October 5, 2020
Photography by Fanny Genoux
Interview by Melanie Meggs
Fanny Genoux is a teacher but photography is now an integral part of her life. She is interested in photography as a whole and has a varied approach, even though as Fanny tells us, she is most fond of street photography. Shadows, lines and abstract forms is what she seeks in her very constructed graphic compositions. This is the photography language that speaks to her. Using the environment as a setting to compose her stories integrating those small details that are synonymous to her style. The human presence is not necessarily direct - it can be a silhouette, a shadow, a material - lost, anonymous in the geometry drawn by the city.
We all know the power of light and shadow, the way they can shape a place, changing it right before our eyes. This is what Fanny has sought to capture with her series, 'Eclipse'. A stunning collection of photographs taken in the beautiful city of Nice, where the light is bright and intense. Through her lens, Fanny has sought to bring to life the impressive contrasts between light and shadow, colour and geometry, the bright canyons created by the shadows of its narrow alleys and its colorful facades.
But there's more to this series than just stunning visuals. Fanny has explored a much deeper concept in her work; something that speaks of transition, of anonymity and of individuality. Capturing the silhouettes of passers-by as they emerge from the shadows only to disappear back into them again. An exploration of how the shadows can erase identity, taking away the peculiarities and singularities of these anonymous figures as they pass through the light of the city.
So join us as we take a closer look at Fanny's remarkable series, 'Eclipse'. As we explore the aesthetic, symbolic and conceptual elements that make this body of work so powerful and captivating.
“I have a deep interest in mankind and his effects on his environment. He is always at the center of my photographs, whether directly or not, by the prints, the marks he leaves, by his constructions, his passage. It can be a silhouette, a shadow or a trace that gets lost, anonymous in the geometry drawn by the cities, the material or the color, one influencing the other. I’m moved by shadows, semi-darkness, lines and abstract shapes.”
IN CONVERSATION WITH FANNY GENOUX
THE PICTORIAL LIST: Fanny please tell us about yourself. When did you start getting interested in photography?
FANNY GENOUX: I am a teacher and a mom of three. I have been interested in art in general for a long time and have always enjoyed making and creating things. Photography has been a pastime for a long time, but paradoxically, it is since I have children - and therefore much less time!- that my art has become more intensive and structured...and above all vital!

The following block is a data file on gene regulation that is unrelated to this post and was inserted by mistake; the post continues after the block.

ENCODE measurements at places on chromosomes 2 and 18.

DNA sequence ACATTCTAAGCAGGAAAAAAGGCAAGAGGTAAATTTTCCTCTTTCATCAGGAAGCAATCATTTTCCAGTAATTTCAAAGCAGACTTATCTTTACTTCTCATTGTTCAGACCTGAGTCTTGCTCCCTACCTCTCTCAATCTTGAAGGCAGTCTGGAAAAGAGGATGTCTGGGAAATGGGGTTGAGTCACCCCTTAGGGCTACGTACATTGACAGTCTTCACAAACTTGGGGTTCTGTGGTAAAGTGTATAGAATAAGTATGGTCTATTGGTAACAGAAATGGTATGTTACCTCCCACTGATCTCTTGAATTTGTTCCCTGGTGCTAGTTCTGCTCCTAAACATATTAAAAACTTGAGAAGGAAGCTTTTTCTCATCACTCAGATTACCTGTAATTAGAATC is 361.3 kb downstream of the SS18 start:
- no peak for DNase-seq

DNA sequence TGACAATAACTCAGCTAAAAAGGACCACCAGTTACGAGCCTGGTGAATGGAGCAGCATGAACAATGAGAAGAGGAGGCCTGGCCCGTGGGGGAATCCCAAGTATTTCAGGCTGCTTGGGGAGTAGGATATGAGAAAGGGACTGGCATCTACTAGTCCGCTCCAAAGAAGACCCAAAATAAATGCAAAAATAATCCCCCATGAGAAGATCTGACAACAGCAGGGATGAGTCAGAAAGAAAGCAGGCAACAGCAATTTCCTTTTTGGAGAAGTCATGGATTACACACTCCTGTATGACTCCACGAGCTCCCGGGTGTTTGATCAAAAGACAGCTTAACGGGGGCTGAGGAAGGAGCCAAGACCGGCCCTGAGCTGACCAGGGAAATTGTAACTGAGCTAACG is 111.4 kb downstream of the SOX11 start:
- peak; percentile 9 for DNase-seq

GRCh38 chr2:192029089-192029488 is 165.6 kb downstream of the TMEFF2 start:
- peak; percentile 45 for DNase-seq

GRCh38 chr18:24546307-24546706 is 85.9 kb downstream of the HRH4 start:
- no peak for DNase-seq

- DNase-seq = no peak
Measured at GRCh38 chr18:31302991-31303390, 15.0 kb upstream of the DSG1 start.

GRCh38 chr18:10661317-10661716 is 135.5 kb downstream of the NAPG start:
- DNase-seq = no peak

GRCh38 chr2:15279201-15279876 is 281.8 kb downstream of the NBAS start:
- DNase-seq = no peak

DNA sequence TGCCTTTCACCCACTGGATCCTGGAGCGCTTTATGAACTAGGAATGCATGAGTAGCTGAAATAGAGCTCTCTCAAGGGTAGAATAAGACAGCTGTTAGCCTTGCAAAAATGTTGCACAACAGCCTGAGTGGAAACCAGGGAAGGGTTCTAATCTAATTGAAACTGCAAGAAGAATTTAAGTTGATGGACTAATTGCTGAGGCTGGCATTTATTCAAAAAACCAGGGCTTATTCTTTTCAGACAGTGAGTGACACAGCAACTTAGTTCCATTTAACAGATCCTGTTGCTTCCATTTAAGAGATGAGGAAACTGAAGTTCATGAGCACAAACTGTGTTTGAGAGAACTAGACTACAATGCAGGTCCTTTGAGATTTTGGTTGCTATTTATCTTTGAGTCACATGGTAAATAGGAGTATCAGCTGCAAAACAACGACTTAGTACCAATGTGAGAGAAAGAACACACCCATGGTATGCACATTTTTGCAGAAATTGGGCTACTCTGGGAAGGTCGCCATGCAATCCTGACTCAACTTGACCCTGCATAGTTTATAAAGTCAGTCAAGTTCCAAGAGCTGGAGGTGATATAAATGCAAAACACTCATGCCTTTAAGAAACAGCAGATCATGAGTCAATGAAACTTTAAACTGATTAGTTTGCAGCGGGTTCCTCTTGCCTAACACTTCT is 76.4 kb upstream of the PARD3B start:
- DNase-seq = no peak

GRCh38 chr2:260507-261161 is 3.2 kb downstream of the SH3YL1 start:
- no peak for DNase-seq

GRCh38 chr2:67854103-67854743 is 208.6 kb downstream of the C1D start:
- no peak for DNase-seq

Lately, I got more interested in street photography, but I think I have a peculiar approach to it. In the process of photography, all the stages from the shooting to the developing make me happy. Wandering, the first fundamental step in photography, is a moment that I particularly enjoy, even if I often come home empty-handed. I also like this part of "magic" and the fact that we will always come up with surprises, good or bad, when we discover what we have shot.
TPL: Do you have a favourite quote that resonates with you the most?
FG: I like this quote from Matt Stuart “Buy a good pair of comfortable shoes, always wear your camera around your neck.”
I don't know how many times have I blamed myself for not having my camera with me! Or how many times have I had blisters on my feet because my shoes were not suited to my long photographic wanderings...For that matter, I finally got myself a lighter and smaller device that I always carry with me.
TPL: Where do you find your inspiration?
FG: Almost everywhere, looking around me: in the streets, the shapes, the light, the mundanity and the poetry of everyday life.
TPL: Where is your favorite place to photograph?
FG: Everywhere I go, but more particularly the streets of cities and of my city in particular: Nice.
TPL: Has your style of photographing changed since you first started?
FG: Yes and no. Yes, because when I started, I only photographed empty places, exclusively in black and white. Today, I really like color and I always look for human presence, directly or not. My eye is drawn to the same things though: my images are always very composed, constructed and contrasted.
I like the way a photo can enhance reality and reveal poetry where it’s not expected. I also like to build my images.
TPL: Do you prefer to photograph alone or with friends?
FG: I photograph alone. When I photograph, I am totally absorbed and I can stay still and spend hours at the same place. It is not very much fun to be around me on those occasions!
TPL: What equipment do you prefer to use? Do you think equipment is important in achieving your vision in your photography? Do you have a preferred lens/focal length?
FG: I now know my camera well and it helps me to take my photos: I quickly know how to react, but I don’t master the technique very well. I only use the basic settings (ISO, speed, aperture). I think the important thing is above all what we see and how we photograph it, regardless of the device. I have a Canon EOS 7D, I usually use it with a 17-55mm lens. I also like the 50mm very much, but this camera is heavy and bulky so I recently got a smaller one that is lighter and more discreet. It’s a Sony RX100, and I am currently getting to know it!
TPL: Who are your favourite artists and photographers?
FG: I admire many photographers whose works are however very different from Koudelka to Martin Parr, Franco Fontana, Denis Brihat or Bernard Plossu. I am currently partial to the work of Saul Leiter. I also like to discover the work of the photographers from the Magnum agency. Painters such as Hopper or Paul Klee influence me as well.